2: With one finger propping up the tongue, place your other finger in the middle of the diamond and turn your finger sideways and use a lifting motion from front to back to try and keep the diamond as deep as possible. Use a lifting motion when you sweep through the diamond, trying to separate the horizontal fold across the diamond.
3: Once it’s done, repeat the motion on either side of the diamond (outside the diamond) to loosen up the musculature of the remainder of the floor of mouth.
It’s important to remember that you need to show your child that not everything that you are going to do to the mouth is associated with pain. Additionally, babies can have disorganized or weak sucking patterns that can benefit from exercises. The following exercises are simple and can be done to improve suck quality.
1: Slowly rub the lower gum line from side to side and your baby’s tongue will follow your finger. This will help strengthen the lateral movements of the tongue.
2: Let your child suck on your finger and do a tug-of-war slowly trying to pull your finger out while they try to suck it back in. This strengthens the tongue itself. This can also be done with a pacifier.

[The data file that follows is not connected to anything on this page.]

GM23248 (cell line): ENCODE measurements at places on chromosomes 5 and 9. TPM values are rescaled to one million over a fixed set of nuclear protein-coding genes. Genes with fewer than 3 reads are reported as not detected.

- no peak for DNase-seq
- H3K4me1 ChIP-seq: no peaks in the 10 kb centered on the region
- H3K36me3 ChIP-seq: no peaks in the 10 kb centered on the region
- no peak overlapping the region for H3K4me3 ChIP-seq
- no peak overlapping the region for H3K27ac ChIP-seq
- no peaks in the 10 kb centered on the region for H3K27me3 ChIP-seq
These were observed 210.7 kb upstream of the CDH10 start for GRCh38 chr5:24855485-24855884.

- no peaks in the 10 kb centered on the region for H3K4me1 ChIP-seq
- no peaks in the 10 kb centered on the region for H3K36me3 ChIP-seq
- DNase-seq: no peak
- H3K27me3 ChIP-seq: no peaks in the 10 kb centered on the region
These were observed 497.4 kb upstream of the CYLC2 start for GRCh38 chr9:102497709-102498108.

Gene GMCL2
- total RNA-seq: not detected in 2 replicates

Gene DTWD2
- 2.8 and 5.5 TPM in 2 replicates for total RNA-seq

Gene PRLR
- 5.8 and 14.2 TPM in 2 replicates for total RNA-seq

3: Let your child suck your finger and apply gentle pressure to the palate, and then roll your finger over and gently press down on the tongue and stroke the middle of the tongue.
Soothing Baby – After the procedure your baby will be a little fussy/cranky; its best to try what some techniques that can help him/her soothe. Here are some techniques that you can try to soothe your crying/ fussy baby:
Swaddling – as we know, babies like to feel as if they’re back in the womb. Swaddling helps achieve this sensation by helping your baby feel warm, secure and by keeping her little arms in place.
Infant Massage – you don’t need to have specific technique or be skilled in massage therapy to be effective at infant massage. Whether it’s the gentle pressure or simply human contact. Gently rubbing baby arms, legs and tummy can temporary provide some needed relief.
Skin-to-Skin Contact – Particularly effective with newborns, having some skin to skin contact can help comfort and calm your baby.
Bath Time – Warm baths can actually calm a baby. Make sure water is the optimal temperature, too cold and he’ll scream even louder. If he still doesn’t like the tub, try getting in with him and see if that helps.
Starting several days after the procedure, the wound (s) will look white and/or yellow and will look very similar to pus. This is a completely normal inflammatory response.
Call our office if you think an infection exists.